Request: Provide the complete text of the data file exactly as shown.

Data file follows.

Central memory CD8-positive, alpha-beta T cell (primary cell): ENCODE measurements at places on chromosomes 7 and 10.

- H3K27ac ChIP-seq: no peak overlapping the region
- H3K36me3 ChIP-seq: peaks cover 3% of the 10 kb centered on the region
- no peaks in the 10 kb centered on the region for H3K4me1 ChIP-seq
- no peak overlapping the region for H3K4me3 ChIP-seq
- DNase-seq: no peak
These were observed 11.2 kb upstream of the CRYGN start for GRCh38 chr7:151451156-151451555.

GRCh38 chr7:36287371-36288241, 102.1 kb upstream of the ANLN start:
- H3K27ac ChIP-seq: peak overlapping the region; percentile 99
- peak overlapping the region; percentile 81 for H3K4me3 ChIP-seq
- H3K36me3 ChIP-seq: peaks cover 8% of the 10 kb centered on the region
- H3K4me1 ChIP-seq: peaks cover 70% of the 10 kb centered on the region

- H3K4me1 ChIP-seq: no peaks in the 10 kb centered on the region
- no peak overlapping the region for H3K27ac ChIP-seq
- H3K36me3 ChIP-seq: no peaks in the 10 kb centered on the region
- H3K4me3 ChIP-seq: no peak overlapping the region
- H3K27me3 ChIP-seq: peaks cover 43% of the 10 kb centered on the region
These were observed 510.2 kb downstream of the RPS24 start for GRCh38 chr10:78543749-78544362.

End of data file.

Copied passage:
Central memory CD8-positive, alpha-beta T cell (primary cell): ENCODE measurements at places on chromosomes 7 and 10.

- H3K27ac ChIP-seq: no peak overlapping the region
- H3K36me3 ChIP-seq: peaks cover 3% of the 10 kb centered on the region
- no peaks in the 10 kb centered on the region for H3K4me1 ChIP-seq
- no peak overlapping the region for H3K4me3 ChIP-seq
- DNase-seq: no peak
These were observed 11.2 kb upstream of the CRYGN start for GRCh38 chr7:151451156-151451555.

GRCh38 chr7:36287371-36288241, 102.1 kb upstream of the ANLN start:
- H3K27ac ChIP-seq: peak overlapping the region; percentile 99
- peak overlapping the region; percentile 81 for H3K4me3 ChIP-seq
- H3K36me3 ChIP-seq: peaks cover 8% of the 10 kb centered on the region
- H3K4me1 ChIP-seq: peaks cover 70% of the 10 kb centered on the region

- H3K4me1 ChIP-seq: no peaks in the 10 kb centered on the region
- no peak overlapping the region for H3K27ac ChIP-seq
- H3K36me3 ChIP-seq: no peaks in the 10 kb centered on the region
- H3K4me3 ChIP-seq: no peak overlapping the region
- H3K27me3 ChIP-seq: peaks cover 43% of the 10 kb centered on the region
These were observed 510.2 kb downstream of the RPS24 start for GRCh38 chr10:78543749-78544362.